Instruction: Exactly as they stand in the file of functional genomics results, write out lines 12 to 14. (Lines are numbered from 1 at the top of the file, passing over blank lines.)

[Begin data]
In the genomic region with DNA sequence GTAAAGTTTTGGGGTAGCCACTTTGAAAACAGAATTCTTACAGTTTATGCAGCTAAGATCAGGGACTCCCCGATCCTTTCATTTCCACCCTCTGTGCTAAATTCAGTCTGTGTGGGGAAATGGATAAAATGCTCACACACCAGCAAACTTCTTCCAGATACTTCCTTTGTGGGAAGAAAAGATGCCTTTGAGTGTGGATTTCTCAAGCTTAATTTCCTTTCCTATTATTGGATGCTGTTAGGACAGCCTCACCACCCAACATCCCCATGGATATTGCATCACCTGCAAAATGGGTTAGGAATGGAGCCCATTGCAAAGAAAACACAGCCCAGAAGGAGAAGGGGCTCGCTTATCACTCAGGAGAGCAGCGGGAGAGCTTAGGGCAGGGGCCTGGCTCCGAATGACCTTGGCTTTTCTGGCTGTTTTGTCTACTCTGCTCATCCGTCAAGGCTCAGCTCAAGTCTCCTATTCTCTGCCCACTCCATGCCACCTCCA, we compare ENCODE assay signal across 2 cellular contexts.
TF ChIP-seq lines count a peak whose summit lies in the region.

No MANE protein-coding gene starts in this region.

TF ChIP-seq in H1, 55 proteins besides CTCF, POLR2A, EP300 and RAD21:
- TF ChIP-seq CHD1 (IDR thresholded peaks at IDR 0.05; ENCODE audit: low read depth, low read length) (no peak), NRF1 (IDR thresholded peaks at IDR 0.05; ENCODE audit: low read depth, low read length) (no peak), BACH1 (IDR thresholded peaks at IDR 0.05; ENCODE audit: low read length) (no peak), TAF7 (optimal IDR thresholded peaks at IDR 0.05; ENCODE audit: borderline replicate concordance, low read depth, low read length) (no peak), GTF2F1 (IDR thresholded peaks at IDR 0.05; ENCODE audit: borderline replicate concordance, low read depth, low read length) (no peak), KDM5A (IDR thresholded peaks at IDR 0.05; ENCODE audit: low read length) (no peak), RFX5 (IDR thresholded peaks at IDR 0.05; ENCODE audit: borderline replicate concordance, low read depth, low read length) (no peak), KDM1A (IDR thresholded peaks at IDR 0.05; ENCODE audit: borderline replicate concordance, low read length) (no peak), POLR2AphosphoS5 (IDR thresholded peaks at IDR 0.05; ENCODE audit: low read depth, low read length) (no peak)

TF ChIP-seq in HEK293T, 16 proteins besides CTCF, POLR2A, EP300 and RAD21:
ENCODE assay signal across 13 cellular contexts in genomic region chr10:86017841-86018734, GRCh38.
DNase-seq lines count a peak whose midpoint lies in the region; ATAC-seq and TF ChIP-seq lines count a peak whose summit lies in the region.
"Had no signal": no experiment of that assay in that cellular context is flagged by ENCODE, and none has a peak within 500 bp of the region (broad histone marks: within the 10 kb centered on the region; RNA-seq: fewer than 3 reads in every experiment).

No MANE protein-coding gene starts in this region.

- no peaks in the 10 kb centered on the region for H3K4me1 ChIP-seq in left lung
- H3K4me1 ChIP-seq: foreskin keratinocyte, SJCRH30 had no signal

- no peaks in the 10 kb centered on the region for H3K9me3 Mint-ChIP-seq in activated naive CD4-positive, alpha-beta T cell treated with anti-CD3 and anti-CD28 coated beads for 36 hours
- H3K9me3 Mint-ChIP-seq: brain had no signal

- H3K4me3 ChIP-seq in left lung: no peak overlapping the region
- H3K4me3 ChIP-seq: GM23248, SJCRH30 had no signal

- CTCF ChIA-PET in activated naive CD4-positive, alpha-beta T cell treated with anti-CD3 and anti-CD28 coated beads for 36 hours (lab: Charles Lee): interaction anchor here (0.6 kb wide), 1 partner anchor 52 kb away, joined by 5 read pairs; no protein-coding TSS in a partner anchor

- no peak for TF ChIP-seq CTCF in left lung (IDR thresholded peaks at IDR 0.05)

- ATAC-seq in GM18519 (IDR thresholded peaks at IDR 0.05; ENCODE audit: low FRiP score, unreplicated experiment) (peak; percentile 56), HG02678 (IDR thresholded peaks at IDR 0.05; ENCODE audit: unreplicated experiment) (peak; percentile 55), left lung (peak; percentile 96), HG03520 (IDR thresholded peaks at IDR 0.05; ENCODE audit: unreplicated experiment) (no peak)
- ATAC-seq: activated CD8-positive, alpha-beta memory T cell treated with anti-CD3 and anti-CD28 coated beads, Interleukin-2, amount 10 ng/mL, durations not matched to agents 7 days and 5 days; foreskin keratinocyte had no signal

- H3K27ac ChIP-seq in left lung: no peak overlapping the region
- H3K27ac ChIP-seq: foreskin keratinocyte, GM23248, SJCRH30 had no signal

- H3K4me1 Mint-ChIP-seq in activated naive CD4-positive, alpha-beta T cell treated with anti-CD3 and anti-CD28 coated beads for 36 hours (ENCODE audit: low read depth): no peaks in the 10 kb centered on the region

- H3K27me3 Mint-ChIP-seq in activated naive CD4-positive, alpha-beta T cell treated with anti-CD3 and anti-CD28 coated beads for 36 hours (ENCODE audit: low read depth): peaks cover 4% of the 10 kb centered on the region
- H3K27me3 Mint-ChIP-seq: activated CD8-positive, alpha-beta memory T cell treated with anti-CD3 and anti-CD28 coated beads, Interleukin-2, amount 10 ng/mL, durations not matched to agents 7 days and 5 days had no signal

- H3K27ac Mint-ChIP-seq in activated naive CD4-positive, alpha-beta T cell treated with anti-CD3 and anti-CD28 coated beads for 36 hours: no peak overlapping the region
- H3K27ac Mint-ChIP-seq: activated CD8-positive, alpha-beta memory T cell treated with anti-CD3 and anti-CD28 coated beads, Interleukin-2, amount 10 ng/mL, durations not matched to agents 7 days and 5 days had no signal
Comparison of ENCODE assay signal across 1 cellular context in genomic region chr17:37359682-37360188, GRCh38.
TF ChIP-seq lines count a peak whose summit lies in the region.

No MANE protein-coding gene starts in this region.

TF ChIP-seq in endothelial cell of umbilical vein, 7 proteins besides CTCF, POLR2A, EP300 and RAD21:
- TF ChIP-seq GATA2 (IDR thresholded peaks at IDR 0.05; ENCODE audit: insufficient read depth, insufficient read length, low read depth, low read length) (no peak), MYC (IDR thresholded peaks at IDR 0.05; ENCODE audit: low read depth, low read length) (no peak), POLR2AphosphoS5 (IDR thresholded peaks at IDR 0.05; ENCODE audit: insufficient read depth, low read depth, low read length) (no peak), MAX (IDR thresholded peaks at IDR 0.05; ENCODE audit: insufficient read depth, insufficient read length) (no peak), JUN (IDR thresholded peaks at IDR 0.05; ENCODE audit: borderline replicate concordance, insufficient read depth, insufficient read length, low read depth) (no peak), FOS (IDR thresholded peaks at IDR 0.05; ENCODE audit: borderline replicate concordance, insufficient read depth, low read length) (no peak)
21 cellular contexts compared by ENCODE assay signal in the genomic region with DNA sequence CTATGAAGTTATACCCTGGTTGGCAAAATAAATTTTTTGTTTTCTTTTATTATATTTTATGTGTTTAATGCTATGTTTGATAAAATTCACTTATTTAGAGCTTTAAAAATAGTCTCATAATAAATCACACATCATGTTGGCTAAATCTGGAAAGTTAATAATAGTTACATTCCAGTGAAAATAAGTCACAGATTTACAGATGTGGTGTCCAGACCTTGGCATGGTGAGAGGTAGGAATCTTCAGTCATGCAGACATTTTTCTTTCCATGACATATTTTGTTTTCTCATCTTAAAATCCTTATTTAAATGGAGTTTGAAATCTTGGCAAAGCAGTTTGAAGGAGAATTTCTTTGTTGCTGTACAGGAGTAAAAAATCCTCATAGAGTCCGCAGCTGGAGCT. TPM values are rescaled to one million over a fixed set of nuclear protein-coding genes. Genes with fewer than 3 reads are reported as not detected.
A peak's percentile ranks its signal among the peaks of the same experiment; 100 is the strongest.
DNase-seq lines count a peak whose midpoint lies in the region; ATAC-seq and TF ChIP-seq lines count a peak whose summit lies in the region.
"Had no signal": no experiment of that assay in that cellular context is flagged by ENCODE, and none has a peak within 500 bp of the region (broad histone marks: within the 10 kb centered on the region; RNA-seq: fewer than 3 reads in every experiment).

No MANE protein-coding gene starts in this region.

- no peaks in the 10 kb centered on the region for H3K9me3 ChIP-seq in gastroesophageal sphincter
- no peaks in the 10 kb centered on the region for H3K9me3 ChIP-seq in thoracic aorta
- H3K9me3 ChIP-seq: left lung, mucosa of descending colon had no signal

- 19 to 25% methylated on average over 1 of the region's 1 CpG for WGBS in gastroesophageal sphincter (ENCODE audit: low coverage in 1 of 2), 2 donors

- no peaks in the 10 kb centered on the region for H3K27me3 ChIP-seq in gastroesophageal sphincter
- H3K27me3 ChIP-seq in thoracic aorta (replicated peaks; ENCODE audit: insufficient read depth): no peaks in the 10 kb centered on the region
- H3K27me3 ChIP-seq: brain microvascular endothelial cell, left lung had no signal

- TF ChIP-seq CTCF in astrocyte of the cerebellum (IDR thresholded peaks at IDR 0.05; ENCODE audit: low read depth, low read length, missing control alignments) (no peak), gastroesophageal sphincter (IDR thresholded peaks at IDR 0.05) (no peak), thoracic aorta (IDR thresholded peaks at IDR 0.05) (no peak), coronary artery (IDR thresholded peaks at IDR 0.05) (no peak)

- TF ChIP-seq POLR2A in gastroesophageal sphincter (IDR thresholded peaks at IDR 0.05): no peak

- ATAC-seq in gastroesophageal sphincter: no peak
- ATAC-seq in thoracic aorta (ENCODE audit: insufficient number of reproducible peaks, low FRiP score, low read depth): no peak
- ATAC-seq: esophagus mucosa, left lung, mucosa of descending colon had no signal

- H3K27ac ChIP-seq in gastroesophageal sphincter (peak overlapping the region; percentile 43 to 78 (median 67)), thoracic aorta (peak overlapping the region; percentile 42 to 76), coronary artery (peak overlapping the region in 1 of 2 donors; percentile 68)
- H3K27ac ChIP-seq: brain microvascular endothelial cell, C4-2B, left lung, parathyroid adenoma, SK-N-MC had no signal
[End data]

- H3K4me1 ChIP-seq: foreskin keratinocyte, SJCRH30 had no signal

- no peaks in the 10 kb centered on the region for H3K9me3 Mint-ChIP-seq in activated naive CD4-positive, alpha-beta T cell treated with anti-CD3 and anti-CD28 coated beads for 36 hours
- H3K9me3 Mint-ChIP-seq: brain had no signal